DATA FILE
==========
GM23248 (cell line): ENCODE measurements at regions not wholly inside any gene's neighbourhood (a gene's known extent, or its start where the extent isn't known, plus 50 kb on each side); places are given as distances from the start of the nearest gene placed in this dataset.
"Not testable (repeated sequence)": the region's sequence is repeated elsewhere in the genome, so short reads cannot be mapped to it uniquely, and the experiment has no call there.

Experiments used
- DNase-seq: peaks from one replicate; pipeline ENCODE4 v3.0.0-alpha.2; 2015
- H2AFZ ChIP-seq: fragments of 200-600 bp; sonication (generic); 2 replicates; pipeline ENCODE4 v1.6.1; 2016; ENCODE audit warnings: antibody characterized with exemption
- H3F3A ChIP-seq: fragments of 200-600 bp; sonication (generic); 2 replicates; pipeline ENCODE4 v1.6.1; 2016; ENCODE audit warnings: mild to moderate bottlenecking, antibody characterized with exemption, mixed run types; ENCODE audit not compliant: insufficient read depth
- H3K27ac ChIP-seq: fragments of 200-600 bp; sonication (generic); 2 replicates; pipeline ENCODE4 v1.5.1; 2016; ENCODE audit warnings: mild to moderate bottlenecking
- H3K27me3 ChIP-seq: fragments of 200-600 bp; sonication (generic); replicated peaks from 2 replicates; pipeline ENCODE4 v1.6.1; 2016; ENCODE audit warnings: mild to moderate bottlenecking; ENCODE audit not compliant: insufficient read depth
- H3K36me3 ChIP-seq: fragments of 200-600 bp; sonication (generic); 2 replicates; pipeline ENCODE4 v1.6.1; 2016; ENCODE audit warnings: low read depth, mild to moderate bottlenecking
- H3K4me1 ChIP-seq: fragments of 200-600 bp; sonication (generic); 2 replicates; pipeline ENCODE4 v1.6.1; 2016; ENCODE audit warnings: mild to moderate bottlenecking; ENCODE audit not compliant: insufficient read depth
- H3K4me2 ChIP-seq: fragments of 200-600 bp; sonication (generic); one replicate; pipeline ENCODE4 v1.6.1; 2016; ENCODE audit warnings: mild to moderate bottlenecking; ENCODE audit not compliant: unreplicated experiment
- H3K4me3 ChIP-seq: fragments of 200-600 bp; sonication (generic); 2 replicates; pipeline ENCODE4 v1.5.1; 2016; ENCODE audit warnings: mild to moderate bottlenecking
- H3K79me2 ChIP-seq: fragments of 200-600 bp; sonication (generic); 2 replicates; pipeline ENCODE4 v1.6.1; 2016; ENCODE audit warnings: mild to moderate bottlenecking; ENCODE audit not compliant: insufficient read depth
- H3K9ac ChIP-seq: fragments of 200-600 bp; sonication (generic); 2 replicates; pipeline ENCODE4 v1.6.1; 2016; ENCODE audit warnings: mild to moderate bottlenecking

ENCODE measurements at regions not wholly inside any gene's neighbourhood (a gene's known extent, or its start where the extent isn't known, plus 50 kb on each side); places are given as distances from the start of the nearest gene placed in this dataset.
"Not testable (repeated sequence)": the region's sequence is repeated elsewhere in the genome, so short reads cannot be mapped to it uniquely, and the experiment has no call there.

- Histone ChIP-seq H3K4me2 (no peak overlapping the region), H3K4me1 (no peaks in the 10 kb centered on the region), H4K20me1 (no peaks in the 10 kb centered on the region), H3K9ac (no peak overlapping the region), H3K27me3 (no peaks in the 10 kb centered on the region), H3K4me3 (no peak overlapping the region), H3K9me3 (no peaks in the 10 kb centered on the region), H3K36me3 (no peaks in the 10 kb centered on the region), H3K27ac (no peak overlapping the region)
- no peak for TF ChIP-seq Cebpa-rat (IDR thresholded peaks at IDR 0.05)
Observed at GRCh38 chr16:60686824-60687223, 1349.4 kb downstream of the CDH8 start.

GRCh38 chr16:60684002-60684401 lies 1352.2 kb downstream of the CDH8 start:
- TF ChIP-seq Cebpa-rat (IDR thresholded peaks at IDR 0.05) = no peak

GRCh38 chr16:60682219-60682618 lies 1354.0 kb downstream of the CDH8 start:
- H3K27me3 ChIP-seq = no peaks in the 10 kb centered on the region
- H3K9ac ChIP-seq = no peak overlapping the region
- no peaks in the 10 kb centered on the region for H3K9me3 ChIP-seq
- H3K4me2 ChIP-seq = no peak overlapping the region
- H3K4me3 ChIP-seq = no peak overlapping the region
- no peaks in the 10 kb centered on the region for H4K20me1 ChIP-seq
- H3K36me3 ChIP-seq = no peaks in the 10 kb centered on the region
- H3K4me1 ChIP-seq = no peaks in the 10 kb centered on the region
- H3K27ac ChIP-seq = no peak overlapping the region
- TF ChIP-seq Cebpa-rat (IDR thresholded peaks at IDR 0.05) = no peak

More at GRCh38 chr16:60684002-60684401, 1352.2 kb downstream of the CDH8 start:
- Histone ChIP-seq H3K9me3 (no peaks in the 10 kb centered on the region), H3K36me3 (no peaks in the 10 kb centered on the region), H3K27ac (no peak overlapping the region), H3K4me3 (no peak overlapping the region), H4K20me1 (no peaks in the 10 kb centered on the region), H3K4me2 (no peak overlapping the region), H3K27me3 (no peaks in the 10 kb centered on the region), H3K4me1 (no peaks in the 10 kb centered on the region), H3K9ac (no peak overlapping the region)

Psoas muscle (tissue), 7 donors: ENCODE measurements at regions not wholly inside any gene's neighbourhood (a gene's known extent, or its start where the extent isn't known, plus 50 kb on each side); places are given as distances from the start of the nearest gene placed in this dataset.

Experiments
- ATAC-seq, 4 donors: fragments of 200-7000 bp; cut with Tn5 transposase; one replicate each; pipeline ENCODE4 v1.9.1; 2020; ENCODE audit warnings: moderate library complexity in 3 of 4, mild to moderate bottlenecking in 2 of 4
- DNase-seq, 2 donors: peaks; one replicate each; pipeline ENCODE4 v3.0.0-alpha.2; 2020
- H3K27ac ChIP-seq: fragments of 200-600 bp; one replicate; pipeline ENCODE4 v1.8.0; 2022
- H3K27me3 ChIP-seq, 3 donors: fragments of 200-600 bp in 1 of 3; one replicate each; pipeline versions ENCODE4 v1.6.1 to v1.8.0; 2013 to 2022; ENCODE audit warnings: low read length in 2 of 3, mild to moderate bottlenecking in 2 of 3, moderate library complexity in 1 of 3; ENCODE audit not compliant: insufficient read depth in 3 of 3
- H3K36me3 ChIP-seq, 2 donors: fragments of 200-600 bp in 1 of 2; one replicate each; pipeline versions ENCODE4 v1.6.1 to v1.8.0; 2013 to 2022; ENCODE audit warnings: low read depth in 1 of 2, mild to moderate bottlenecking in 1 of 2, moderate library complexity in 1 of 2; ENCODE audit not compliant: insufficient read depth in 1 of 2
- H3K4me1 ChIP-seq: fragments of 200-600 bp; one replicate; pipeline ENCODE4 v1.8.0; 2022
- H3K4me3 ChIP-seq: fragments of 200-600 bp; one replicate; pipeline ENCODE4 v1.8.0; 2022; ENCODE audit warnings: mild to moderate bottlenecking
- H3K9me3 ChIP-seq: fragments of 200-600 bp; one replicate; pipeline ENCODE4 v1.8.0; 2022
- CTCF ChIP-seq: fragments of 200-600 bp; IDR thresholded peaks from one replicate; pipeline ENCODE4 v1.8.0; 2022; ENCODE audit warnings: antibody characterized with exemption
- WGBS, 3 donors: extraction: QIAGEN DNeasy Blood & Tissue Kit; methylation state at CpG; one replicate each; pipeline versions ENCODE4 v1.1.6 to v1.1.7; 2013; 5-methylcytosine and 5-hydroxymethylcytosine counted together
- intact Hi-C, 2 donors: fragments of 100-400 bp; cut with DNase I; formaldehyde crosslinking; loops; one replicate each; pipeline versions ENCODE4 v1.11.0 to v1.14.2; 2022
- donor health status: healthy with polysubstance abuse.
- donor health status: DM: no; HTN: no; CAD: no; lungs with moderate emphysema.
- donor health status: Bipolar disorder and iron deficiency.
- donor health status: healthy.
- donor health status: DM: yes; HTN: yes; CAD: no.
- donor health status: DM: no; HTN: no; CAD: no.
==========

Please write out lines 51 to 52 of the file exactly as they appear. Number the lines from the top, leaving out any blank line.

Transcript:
- donor health status: healthy.
- donor health status: DM: yes; HTN: yes; CAD: no.